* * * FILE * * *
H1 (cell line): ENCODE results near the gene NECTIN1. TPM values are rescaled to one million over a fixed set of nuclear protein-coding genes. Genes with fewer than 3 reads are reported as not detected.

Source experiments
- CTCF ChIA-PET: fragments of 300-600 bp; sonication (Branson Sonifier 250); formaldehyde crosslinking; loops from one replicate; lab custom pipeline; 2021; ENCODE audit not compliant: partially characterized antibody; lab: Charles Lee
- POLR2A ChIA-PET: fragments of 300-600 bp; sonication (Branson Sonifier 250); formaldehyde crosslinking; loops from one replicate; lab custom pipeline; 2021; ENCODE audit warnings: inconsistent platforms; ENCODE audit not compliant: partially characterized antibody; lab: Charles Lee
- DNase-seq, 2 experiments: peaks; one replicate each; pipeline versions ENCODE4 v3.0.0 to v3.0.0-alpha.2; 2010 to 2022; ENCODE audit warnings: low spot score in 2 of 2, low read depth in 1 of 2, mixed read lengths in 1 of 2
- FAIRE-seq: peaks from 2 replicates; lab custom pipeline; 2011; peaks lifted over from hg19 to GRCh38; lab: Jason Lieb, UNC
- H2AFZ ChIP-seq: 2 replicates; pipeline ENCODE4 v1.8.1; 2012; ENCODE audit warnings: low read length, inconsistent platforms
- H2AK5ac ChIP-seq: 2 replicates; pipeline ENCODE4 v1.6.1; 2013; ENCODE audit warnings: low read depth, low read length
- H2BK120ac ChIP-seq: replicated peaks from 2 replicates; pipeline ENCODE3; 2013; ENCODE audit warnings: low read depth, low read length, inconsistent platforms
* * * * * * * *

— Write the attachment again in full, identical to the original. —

H1 (cell line): ENCODE results near the gene NECTIN1. TPM values are rescaled to one million over a fixed set of nuclear protein-coding genes. Genes with fewer than 3 reads are reported as not detected.

Source experiments
- CTCF ChIA-PET: fragments of 300-600 bp; sonication (Branson Sonifier 250); formaldehyde crosslinking; loops from one replicate; lab custom pipeline; 2021; ENCODE audit not compliant: partially characterized antibody; lab: Charles Lee
- POLR2A ChIA-PET: fragments of 300-600 bp; sonication (Branson Sonifier 250); formaldehyde crosslinking; loops from one replicate; lab custom pipeline; 2021; ENCODE audit warnings: inconsistent platforms; ENCODE audit not compliant: partially characterized antibody; lab: Charles Lee
- DNase-seq, 2 experiments: peaks; one replicate each; pipeline versions ENCODE4 v3.0.0 to v3.0.0-alpha.2; 2010 to 2022; ENCODE audit warnings: low spot score in 2 of 2, low read depth in 1 of 2, mixed read lengths in 1 of 2
- FAIRE-seq: peaks from 2 replicates; lab custom pipeline; 2011; peaks lifted over from hg19 to GRCh38; lab: Jason Lieb, UNC
- H2AFZ ChIP-seq: 2 replicates; pipeline ENCODE4 v1.8.1; 2012; ENCODE audit warnings: low read length, inconsistent platforms
- H2AK5ac ChIP-seq: 2 replicates; pipeline ENCODE4 v1.6.1; 2013; ENCODE audit warnings: low read depth, low read length
- H2BK120ac ChIP-seq: replicated peaks from 2 replicates; pipeline ENCODE3; 2013; ENCODE audit warnings: low read depth, low read length, inconsistent platforms